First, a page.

“I get a lot of complaints about signal timing,” Robinson told Wiggins. “To this day, I can’t tell the difference” between stretches where the ATMS has been implemented and those where it has not, she added. “Have we really taken a hard look at this system as to whether it’s working or not?”
To her knowledge, Wiggins responded, the infrastructure all was in place, but no re-timing of signals had occurred. FDOT crews will undertake that work, she added.
When Robinson replied that she thought the re-timing had been completed after each phase of the project was finished, Wiggins told her, “To my knowledge, that’s not how it’s being done. But it will be looked at again.”
Wiggins added that the county recently received funding through the MPO program to pay for the signal re-timing in North Sarasota County and the city of Sarasota.
“So we’ve had ATMS for five years without it being activated?” Robinson asked.
Some traffic signal timing has been modified, Wiggins said, “A little bit here and there, but as a wholly coordinated effort, it hasn’t been fully implemented.”
“I’m frustrated right now,” Robinson said.
Then Brownman came to the podium. “We haven’t had that full-blown timing effort across the system as of yet,” he told the board.
“When will that be?” Hines asked.
Brownman was not certain, he said. “Soon, but I can get you the exact dates.”
When Hines then inquired about signal timing changes along University Parkway, Brownman explained those are part of a pilot project on which the county is working with FDOT. That “distinctly different system … is being installed now,” Brownman added.
During a search of county documents, the News Leader located a summary of the May 7, 2015 meeting of the Sarasota County Seniors Advisory Council that notes the project is a result of a partnership among Sarasota and Manatee counties and FDOT. The document says the work will entail the installation of “a variety of signal system elements … with automated timing revisions to assist with the traffic flow/clearance time ….” The work was set to start in the summer of 2015.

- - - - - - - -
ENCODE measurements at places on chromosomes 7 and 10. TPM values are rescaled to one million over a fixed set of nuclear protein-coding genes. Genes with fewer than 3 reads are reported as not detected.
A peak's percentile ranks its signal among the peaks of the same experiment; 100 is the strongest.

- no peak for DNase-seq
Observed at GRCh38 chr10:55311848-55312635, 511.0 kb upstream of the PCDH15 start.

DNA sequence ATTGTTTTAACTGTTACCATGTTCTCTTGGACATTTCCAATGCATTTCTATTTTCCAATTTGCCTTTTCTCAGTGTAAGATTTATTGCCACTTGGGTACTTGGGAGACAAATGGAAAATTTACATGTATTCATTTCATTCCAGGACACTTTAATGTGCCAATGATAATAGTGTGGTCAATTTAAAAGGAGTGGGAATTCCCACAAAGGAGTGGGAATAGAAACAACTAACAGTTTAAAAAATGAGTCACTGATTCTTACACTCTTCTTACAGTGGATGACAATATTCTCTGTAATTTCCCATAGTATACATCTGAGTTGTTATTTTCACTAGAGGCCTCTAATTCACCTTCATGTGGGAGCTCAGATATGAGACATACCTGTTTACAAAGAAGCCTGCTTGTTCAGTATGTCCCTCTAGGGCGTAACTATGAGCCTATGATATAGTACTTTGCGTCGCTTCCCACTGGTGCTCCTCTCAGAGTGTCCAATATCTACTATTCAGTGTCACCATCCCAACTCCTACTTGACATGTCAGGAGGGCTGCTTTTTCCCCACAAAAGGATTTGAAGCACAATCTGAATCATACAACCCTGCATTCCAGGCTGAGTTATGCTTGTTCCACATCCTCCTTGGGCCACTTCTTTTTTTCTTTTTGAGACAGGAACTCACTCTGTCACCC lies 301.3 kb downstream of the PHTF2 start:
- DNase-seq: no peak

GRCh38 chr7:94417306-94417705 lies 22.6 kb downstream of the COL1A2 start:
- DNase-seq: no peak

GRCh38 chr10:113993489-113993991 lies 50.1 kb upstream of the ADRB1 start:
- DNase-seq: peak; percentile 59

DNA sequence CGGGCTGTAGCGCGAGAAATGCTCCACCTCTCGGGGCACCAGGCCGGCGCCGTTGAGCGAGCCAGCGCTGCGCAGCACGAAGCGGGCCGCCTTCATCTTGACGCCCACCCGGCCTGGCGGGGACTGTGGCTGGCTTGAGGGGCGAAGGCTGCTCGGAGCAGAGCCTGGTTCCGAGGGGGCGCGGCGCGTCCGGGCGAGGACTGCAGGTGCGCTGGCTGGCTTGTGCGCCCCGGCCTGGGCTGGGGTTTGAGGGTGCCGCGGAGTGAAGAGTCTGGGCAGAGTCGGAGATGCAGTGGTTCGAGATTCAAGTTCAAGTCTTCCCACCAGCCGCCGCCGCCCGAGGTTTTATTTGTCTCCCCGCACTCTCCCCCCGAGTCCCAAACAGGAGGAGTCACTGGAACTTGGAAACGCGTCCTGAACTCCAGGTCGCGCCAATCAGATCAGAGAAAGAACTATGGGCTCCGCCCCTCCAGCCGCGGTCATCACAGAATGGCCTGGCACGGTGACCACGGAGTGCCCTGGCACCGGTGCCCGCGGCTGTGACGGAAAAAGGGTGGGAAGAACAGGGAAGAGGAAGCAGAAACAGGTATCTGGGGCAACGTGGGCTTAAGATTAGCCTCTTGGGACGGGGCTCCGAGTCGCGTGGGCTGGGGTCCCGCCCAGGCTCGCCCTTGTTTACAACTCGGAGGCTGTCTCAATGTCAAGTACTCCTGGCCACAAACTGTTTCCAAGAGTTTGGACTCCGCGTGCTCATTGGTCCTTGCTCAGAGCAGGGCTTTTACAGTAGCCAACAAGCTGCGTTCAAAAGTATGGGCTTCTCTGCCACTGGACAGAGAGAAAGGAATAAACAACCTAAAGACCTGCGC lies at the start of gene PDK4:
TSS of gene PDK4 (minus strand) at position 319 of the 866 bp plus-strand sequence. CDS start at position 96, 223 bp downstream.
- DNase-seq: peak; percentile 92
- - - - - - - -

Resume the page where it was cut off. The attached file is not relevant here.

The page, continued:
That summary also included an update on the ATMS, provided by Interim County Engineer Carolyn Eastwood and a member of her staff. It notes the installation of the fiber optic system “at signalized intersections,” adding, “Signals are interconnected and most are managed through the Regional Traffic Management Center [the summary’s emphasis] to observe traffic conditions with the intent for Incident Management to make changes to assist with the flow of traffic.”
According to the Feb. 8, 2011 county news release, the regional Traffic Management Center is located off U.S. 301, north of State Road 70, in Manatee County. “Through an interlocal agreement, it will be staffed by employees of Sarasota and Manatee counties, the cities of Sarasota and Bradenton and the [FDOT],” the release added.
On Nov. 17, Hines told Brownman, “I guess I’m just trying to help Commissioner Robinson. … I was under the same mistaken impression as [she was].”
Vice Chair Al Maio, who was presiding in the absence of Chair Carolyn Mason, told Wiggins and Brownman he had seen how traffic management could eliminate long back-ups at interstate ramps. “So this is extremely important.”
Then the board voted 4-0 to approve Robinson’s motion calling for the full staff report on the ATMS system.